Home > Malta > Severing the bonds of life

The latest hot discussion in widening the scope of the Embryo Protection Act is for allowing anonymous gamete donation.

This means using a third party, that is, a man or woman, other than the couple, to provide sperm or egg. In this case, the donor is given an altruistic description  comparing this to an act of organ or blood donation when nothing could be further from the truth. It ignores what is required to create these children: exploitation of women and children, health endangerment and the commodification of human life.

Gamete donation carries a heavy responsibility. A human life is created from gametes. This new human life is the child, the baby. The biological link between parent and child is undeniably intimate and, when severed, there are lasting repercussions for all parties.

Why is no one with authority considering the needs and rights of children as the adult-centred discussion rages on?

A local IVF expert has become the front set on removing any boundaries in the process of producing a child.

What should be a discussion that includes all the stakeholders in the issue has become a one-sided front. It risks pitting children against their parents. This is very dangerous, as, in this way, the child can become a means to an end, justifying any method used in his or her conception.

Anonymous sperm or egg donation from abroad is being touted as the solution for single women and infertile couples. We are told “a large sperm pool should set our minds at rest” from problems of consanguinity, as if our children cannot travel, move away or study abroad and meet anonymous half-siblings. In the quest for a child, no one seems to care about the baby.

‘Single mothers by choice’ is being promoted as an option that should be available. Will it also be eligible for social services by choice? Should it not be only offered as a support for those in crisis pregnancy only? Who will make the distinction?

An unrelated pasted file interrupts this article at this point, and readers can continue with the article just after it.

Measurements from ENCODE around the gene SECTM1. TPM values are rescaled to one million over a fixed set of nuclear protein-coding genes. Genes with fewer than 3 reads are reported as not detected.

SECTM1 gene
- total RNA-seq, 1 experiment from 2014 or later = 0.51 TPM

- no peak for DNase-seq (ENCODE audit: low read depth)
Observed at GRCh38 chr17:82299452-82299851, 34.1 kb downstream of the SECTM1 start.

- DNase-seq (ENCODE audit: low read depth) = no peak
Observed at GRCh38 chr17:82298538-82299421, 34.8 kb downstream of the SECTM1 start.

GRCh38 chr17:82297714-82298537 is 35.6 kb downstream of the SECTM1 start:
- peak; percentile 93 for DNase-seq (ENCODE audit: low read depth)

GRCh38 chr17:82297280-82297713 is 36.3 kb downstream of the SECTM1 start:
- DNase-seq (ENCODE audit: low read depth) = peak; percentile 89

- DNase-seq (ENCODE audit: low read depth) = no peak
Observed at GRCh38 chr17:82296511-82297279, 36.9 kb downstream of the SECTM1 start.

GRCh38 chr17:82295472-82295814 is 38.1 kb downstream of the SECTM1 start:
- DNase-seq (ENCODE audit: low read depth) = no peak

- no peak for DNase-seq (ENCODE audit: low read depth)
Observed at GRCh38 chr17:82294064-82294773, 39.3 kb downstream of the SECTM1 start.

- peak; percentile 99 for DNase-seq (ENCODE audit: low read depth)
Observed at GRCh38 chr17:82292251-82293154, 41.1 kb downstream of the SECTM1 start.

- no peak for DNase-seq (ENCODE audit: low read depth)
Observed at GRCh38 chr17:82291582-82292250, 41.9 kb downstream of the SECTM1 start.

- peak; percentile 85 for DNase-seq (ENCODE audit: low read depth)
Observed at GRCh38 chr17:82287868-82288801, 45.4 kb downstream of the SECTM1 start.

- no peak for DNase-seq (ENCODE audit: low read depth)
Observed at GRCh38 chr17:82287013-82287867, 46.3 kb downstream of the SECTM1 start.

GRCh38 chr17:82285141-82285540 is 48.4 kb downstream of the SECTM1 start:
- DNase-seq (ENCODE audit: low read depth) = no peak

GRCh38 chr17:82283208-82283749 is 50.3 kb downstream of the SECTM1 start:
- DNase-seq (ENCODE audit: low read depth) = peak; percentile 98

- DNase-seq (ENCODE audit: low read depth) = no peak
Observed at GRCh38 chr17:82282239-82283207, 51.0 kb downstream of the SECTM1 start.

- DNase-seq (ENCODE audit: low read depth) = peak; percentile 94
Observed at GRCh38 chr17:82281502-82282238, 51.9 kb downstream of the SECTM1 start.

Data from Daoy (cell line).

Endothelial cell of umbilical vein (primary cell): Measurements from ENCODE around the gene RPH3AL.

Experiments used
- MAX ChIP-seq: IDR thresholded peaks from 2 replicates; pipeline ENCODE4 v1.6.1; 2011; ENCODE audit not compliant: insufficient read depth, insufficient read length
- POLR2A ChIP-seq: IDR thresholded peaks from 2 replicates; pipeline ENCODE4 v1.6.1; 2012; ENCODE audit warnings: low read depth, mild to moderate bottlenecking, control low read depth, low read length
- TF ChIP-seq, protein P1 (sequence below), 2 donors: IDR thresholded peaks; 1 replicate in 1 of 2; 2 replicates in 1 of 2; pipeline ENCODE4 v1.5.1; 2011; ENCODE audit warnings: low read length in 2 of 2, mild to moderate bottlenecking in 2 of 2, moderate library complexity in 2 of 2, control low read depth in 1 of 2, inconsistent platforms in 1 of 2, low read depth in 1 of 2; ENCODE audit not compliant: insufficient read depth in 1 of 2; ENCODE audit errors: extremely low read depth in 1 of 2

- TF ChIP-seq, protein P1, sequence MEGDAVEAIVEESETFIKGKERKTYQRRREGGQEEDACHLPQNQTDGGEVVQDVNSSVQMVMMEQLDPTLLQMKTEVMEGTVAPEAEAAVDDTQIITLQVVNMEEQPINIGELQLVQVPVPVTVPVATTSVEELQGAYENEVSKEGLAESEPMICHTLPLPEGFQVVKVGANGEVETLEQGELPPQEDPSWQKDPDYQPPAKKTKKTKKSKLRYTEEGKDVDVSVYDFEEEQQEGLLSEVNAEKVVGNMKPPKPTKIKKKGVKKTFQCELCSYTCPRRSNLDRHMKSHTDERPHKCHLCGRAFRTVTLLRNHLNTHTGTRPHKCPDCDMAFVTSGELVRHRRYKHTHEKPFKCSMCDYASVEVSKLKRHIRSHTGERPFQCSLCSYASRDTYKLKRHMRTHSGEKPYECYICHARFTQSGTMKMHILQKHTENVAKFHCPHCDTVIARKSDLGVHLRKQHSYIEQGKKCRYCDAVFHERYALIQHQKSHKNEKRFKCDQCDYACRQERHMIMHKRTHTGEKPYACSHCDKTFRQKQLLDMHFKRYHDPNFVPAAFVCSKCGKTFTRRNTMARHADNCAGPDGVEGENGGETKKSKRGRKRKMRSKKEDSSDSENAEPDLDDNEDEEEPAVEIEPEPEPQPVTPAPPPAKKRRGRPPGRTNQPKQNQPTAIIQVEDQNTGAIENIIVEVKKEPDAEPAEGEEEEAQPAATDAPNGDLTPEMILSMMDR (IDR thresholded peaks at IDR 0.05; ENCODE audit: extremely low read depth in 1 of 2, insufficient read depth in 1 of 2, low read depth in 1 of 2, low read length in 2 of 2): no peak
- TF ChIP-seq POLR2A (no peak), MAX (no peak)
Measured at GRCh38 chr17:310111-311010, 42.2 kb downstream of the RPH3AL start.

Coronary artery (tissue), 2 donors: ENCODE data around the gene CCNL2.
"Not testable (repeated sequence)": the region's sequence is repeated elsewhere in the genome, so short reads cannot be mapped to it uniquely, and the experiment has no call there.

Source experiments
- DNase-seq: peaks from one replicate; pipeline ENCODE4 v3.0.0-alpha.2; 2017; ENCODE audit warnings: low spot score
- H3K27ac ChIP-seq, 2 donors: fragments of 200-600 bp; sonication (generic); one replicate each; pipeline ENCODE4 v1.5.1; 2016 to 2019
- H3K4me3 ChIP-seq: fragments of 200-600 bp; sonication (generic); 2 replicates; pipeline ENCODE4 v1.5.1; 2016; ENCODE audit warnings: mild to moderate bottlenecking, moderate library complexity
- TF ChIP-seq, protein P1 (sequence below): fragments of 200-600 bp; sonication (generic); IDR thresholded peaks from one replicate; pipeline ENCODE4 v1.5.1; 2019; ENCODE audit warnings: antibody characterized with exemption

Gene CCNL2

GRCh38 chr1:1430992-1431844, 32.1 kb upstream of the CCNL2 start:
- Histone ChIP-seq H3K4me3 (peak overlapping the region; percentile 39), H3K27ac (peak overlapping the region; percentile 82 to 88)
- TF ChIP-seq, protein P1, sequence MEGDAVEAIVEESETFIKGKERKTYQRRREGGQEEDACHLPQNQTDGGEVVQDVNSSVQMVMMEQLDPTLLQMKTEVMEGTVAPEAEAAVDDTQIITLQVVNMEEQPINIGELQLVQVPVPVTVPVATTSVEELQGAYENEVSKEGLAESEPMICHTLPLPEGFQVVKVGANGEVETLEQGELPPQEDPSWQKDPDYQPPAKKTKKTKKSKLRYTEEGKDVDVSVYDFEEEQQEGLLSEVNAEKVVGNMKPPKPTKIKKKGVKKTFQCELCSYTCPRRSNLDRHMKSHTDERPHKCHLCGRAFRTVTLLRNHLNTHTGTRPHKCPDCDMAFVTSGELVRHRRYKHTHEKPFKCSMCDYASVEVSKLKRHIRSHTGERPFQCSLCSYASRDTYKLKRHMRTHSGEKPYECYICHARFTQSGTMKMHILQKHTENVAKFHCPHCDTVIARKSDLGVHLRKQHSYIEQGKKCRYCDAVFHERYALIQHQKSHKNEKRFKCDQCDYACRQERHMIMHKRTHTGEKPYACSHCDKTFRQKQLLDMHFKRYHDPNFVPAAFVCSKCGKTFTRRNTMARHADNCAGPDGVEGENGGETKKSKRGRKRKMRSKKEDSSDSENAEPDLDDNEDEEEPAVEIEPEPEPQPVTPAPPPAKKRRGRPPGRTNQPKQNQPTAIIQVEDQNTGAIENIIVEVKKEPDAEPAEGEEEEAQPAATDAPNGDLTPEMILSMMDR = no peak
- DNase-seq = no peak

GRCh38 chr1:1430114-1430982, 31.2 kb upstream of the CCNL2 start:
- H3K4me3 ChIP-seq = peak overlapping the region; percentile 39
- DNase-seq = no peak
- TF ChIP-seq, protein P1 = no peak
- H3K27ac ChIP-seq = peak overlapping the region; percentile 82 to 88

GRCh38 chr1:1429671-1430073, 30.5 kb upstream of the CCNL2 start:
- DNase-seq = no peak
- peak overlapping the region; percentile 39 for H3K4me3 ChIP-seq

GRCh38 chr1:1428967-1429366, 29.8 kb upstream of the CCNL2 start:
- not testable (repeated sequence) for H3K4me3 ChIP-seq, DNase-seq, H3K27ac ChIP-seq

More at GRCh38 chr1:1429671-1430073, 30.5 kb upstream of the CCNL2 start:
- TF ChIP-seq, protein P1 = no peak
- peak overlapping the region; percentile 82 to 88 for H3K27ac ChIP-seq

Where are the women’s lobby groups when it comes to surrogacy? Pro-lifers and women’s groups typically come together against surrogacy as the ultimate exploitation of women worldwide. Why are they silent in this blessed country?

 

Where are the voices of the Embryo Protection Authority in this matter? Are they not worried that our children are to be treated in this way? Where is the Commissioner for Children?

The child deserves protection before as well as after birth. In the UK, anonymous gamete donation was banned after the authorities listened to the plea of donor children. There was a highly-publicised court case that led to this, and donor conceived Joanna Rose was in Malta to testify.

The Commissioner for Children has a duty to meet her and others who have children’s rights at heart. Her brief should compel her to speak out on behalf of children born from these technologies.

In the course of my work, I have personally spoken to Rose many times, and, in compiling research for her PhD, she illustrates how the IVF industry blatantly refuses to acknowledge the grief inflicted on children like her.

I have also spoken to British-born Tom Ellis, a young man with a master’s degree from Cambridge, who was also conceived through anonymous gamete donation.

He describes his painful unresolved situation explicitly: “I am reasonably successful but it doesn’t make me feel any better about not knowing who I am. There is a saying that there are two lasting bequests we can give our children: one is roots and the other is wings. I think donor-conception denies a child both of these. I feel like a tree that has half of its roots missing. And without them, I can hardly stand up.”

Maltese society has always protected and valued children from conception, both locally and internationally. Alarm bells should start ringing in this discussion, where we now see a sudden change of ethos towards the protection of life from conception, when ethical issues become dismissed and where doubts are intentionally sown on the beginning of life.

Where are we going with this debate?

Why do adults have a ‘right’ to a child, while a child has no right to a father or mother? Why are we speaking of intentionally robbing children of their genetic parents as progressive treatment?

Are we on the way to making Malta, once a haven for child protection, a popular destination for international, free-for-all, unregulated fertility tourism?

Is this the next political ball game?

My heartfelt plea goes to all our politicians. Please, get your act together and stop this. Consider the facts: embryo protection is the only frontier against abortion.

The stakes for life are high. It took an incredible feat of courage for the entire House of Representatives to come together when the Embryo Protection Act came into law. Let us keep it that way.

Miriam Sciberras is chairwoman of Life Network Foundation Malta.

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